In order to make recommendations to Home Forward, I interviewed employees of several other public agencies in the region. I found that over the last ten years, many had launched their own platforms that focus on equity through a specifically racial lens. Some of the activities that these agencies pursued include racial bias trainings for new hires, analyses of the ways in which agency policies affect people of color, and the inclusion of minority communities in decision-making processes. To these agencies, focusing their approach to equity on race was justifiable simply by reviewing the numbers. People of color are disproportionately represented in statistics on child poverty rates, income insecurity, low educational achievement, and unemployment rates, among many others.
A distinction soon became apparent between this race-focused approach and the approach that Home Forward appeared to be pursuing. My host agency envisioned a plan that ensured they could provide “paths to success” without leaving anybody behind. The issue of race was important to them, but rather than declare racial equity as an explicit goal, or use it as a framework for their practices, they appeared to see it as a byproduct.
Much of the inspiration and guidance for the focus on race in developing equity policies and platforms comes from the Government Alliance on Race and Equity (GARE), a project run out of the Haas Institute for a Fair and Inclusive Society at the University of California, Berkeley.
Julie Nelson, GARE’s Director, has been the point-person for many of the projects in the Pacific Northwest, including the City of Seattle’s Race and Social Justice Initiative (RSJI). Started in 2004, RSJI has ensured that city employees receive training on racism and bias and has begun a “Community Roundtable” that convenes grass-roots organizations for input on city policies. RSJI’s work has led to several citywide changes, including increases in contracts with women and minority-owned businesses, and civic engagement in under-served minority neighborhoods.
Nelson describes GARE’s approach as “leading with race.” The motivation for this emphasis is GARE’s view that “colorblind” social policies put in place decades ago have not succeeded in eliminating institutional racism. On the contrary, people of color have historically been marginalized by these policies. Examples include race-neutral mortgage-lending practices, which have resulted in anti-Black discrimination, and race-neutral rules for patients with Medicare and Medicaid, which place disproportionate burden on people of color.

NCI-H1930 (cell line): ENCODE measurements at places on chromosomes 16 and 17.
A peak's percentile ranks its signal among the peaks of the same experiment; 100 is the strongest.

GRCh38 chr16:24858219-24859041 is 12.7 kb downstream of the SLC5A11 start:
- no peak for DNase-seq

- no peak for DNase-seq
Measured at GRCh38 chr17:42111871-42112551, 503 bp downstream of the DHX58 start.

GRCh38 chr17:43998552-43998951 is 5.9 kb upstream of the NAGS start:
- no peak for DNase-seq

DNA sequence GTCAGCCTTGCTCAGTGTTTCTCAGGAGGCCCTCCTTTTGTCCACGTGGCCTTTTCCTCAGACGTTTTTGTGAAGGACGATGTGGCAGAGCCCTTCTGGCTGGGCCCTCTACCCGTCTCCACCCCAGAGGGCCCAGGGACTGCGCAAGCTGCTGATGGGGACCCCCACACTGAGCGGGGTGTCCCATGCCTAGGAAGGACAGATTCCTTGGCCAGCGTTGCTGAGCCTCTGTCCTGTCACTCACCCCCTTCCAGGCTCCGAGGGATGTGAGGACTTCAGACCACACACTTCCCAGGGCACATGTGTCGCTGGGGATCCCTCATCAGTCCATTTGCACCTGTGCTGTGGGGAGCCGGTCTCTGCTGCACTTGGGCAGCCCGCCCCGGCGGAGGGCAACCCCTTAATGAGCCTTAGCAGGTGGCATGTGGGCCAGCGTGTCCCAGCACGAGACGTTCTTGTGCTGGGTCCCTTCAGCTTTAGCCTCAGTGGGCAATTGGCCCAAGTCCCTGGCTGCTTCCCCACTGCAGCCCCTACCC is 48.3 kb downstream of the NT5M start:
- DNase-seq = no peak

GARE operates on the assumption that leading with race is the best way to achieve better results for society as a whole.
“When institutions are broken, they are broken for everyone,” Nelson said. “Institutional problems hurt everyone, but people of color are hurt first and hardest.” Issues faced by these communities of color, therefore, function as a sort of early warning that institutions are failing.
john a. powell, the Haas Institute’s Director, uses the term “targeted universalism” to describe this framework. The term refers to policies that are ultimately intended to improve broad outcomes for society as a whole, but which are designed with more immediate focus on obstacles preventing minority populations from realizing their goals. As powell says in his 2009 piece The Importance of Targeted Universalism:
Targeting within universalism means identifying a problem, particularly one suffered by marginalized people, proposing a solution, and then broadening its scope to cover as many people as possible. It sees marginalized populations in American society as the canary in the coal mine...It recognizes that problems faced by particular segments of American society are problems that could spill over into the lives of everyone, just as the Lower Ninth Ward was not the only part of New Orleans to suffer in the wake of Katrina. Likewise, the subprime credit crisis did not end in poor, urban communities, but has spread far beyond and has been felt throughout the global economy.
The “Ban the Box” initiative is a good example of how a campaign that began with a focus on racial justice can lead to positive outcomes for a broader population. The initiative calls for employers to eliminate questions about a candidate’s criminal history from initial job applications; defenders of racial justice and formerly incarcerated individuals started the movement in 2003, and it spread widely in West Coast governments and around the country. Critically, despite its focus on communities of color, the ban the box movement benefits all formerly incarcerated individuals, whether they are white or of color.